#DumpFarage: Campaigners tell LBC to stop Farage's 'campaign of hate' on air

The author and columnist Owen Jones said the #DumpFarage campaign should force the media to accept their role in promoting the far-right

AFTER a controversial interview with former Trump strategist and far-right figure Steve Bannon, campaigners are urging the radio station LBC to dump host Nigel Farage amidst claims he uses the station to promote far-right messages of hate.

Nigel Farage hosts a regular, heavily promoted phone-in show on LBC [Leading Britains Conversation] and a new online campaign is urging big-brand companies such as the clothing giant TKMaxx to withdraw their advertising with the station's parent company, Global Media.

Farage has been heavily criticised for his unwavering support for Donald Trump, he once hosted his show from a Trump campaign rally and recently conducted an interview live on LBC with his acquaintance and former Trump staffer Steve Bannon, an American far-right political figure who once backed the fascist British National Party.

Dump Farage, a website set up in the wake of Trump's visit to the UK, allows people to send ready-made tweets urging advertisers to withdraw their support whilst Farage is on the payroll.

Despite failing to be elected at Westminster seven times since 1994, the former UKIP leader has also pledged a return to frontline politics if Theresa May opts for a soft Brexit. The author and Guardian columnist Owen Jones, who is one of the figures behind the campaign, told CommonSpace that it was "wrong" that Nigel Farage could use his platform on LBC to promote himself.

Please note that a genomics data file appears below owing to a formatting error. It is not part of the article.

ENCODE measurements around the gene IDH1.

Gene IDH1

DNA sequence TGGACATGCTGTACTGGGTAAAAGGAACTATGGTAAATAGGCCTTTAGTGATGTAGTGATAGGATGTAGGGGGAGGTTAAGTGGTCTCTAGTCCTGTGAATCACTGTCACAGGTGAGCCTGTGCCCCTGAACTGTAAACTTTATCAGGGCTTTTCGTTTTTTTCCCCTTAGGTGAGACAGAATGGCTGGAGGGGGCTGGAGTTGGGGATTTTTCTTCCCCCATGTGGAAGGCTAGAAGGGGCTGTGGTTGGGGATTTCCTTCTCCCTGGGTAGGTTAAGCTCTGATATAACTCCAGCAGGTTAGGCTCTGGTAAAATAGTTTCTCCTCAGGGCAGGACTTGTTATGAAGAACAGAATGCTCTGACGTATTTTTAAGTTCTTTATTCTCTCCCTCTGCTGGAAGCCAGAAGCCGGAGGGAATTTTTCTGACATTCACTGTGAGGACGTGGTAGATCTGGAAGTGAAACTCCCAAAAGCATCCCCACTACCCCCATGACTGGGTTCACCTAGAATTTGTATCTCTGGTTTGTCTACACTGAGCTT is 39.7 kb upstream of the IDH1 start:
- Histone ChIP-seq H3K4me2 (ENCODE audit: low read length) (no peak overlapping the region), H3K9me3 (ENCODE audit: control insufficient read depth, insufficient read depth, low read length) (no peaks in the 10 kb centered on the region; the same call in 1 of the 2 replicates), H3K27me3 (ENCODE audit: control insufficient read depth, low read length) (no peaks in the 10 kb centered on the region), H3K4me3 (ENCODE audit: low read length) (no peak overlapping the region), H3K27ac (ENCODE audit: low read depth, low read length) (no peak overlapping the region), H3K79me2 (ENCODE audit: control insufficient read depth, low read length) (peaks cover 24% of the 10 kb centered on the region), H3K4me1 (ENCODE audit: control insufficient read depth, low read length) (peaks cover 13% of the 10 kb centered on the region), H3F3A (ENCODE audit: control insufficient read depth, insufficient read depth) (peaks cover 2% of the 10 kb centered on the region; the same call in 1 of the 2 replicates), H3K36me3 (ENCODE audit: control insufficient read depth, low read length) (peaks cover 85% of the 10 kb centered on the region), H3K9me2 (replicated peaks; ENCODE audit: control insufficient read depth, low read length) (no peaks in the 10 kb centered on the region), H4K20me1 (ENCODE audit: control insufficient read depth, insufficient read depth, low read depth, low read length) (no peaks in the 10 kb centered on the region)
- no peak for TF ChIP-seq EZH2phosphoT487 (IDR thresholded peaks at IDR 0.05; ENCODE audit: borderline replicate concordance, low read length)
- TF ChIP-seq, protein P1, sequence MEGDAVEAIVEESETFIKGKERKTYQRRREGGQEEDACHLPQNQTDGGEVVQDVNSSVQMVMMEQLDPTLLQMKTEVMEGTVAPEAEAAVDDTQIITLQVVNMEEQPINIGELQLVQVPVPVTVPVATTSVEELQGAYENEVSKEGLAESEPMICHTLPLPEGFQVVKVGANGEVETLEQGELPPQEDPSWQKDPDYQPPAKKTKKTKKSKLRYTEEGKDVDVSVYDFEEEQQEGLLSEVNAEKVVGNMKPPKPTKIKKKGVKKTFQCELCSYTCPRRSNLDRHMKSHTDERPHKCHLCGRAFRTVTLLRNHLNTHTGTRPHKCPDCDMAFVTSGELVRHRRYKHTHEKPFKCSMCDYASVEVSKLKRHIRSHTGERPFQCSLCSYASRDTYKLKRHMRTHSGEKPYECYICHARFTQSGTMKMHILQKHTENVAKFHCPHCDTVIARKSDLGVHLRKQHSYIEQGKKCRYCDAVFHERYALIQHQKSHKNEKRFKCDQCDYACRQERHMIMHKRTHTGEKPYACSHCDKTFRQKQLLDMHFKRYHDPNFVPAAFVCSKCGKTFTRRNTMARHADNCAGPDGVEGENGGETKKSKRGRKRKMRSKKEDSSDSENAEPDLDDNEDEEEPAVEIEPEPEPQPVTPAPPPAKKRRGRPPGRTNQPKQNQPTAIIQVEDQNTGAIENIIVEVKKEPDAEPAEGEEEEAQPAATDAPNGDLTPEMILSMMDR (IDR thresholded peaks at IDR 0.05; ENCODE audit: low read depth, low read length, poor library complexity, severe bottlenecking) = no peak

He said: "The western world has seen the rise of the far-right and the normalisation of their rhetoric, but just last week we showed through the marches against Trump's UK visit that we can reject that.

"Whilst Trump was in the UK, Nigel Farage, himself an ally of Trump, interviewed Steve Bannon, a fascist who has praised Mussolini.

"On air, Bannon talked about how people should 'rise up', issuing a 'call to arms' and using the language of war and that went totally unchallenged," Jones said.

Jones added that Bannon’s language was particularly disturbing only two years after the murder of the Labour MP Jo Cox, who was killed in her constituency by a far-right extremist.

Farage has attracted controversy throughout his career for racist and sexist remarks, once stating that he would be concerned if his neighbours were Romanian and brushing off remarks from Trump about sexually assaulting women as “alpha male boasting”.

Following the interview with Bannon, LBC political editor Theo Usherwood reported comments made to him off-air by the American radical right strategist: "Fuck you. Don't you fucking say you're calling me out. You fucking liberal elite. Tommy Robinson is the backbone of this country."

Bannon said the jailed former English Defence League leader, whose real name is Stephen Yaxley-Lennon, was "not a bad guy".

The campaign against Farage's show attracted high profile support online, with thousands of tweets being sent by users and media commentators pledging not to appear on the station until Farage was removed as a host.

Read More: Growing movement of Scots expected to oppose politics of Trump during president's visit